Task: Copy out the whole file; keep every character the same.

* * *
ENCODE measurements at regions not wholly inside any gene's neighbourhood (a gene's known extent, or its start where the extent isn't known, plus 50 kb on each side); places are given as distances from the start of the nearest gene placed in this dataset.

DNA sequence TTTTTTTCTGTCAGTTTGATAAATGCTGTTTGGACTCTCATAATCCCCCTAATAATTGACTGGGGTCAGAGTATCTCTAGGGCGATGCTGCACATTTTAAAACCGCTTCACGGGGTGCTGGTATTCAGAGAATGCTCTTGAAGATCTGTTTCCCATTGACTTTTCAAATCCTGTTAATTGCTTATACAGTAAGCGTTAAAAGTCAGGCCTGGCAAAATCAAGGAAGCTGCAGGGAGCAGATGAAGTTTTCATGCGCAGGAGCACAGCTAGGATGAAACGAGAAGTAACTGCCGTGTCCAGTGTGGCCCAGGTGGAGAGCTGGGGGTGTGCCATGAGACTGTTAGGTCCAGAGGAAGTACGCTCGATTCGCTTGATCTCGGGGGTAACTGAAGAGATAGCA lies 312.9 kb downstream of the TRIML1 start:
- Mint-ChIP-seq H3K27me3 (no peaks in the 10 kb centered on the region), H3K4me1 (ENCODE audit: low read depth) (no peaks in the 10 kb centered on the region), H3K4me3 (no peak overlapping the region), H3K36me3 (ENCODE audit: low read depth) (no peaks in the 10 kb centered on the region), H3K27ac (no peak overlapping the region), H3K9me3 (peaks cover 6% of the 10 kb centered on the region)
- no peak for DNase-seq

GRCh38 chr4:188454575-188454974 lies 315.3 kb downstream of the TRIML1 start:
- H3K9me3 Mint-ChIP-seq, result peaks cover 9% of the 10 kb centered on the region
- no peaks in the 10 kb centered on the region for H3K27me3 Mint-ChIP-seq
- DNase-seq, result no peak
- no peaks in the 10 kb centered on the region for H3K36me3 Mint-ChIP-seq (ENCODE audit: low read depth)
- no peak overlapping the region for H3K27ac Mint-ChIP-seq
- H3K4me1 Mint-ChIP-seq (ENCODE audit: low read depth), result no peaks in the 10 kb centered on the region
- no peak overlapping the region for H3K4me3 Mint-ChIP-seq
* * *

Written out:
ENCODE measurements at regions not wholly inside any gene's neighbourhood (a gene's known extent, or its start where the extent isn't known, plus 50 kb on each side); places are given as distances from the start of the nearest gene placed in this dataset.

DNA sequence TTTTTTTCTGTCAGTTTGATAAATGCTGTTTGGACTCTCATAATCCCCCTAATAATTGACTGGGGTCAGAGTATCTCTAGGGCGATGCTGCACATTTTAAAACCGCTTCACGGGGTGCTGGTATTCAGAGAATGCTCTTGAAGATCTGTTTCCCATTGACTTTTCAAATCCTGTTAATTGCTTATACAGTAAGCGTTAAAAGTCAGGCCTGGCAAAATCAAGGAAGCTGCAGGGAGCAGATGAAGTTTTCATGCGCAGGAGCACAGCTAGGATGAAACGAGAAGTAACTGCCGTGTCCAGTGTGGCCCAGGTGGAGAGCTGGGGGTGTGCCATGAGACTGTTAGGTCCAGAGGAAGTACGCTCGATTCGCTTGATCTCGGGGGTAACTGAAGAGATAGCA lies 312.9 kb downstream of the TRIML1 start:
- Mint-ChIP-seq H3K27me3 (no peaks in the 10 kb centered on the region), H3K4me1 (ENCODE audit: low read depth) (no peaks in the 10 kb centered on the region), H3K4me3 (no peak overlapping the region), H3K36me3 (ENCODE audit: low read depth) (no peaks in the 10 kb centered on the region), H3K27ac (no peak overlapping the region), H3K9me3 (peaks cover 6% of the 10 kb centered on the region)
- no peak for DNase-seq

GRCh38 chr4:188454575-188454974 lies 315.3 kb downstream of the TRIML1 start:
- H3K9me3 Mint-ChIP-seq, result peaks cover 9% of the 10 kb centered on the region
- no peaks in the 10 kb centered on the region for H3K27me3 Mint-ChIP-seq
- DNase-seq, result no peak
- no peaks in the 10 kb centered on the region for H3K36me3 Mint-ChIP-seq (ENCODE audit: low read depth)
- no peak overlapping the region for H3K27ac Mint-ChIP-seq
- H3K4me1 Mint-ChIP-seq (ENCODE audit: low read depth), result no peaks in the 10 kb centered on the region
- no peak overlapping the region for H3K4me3 Mint-ChIP-seq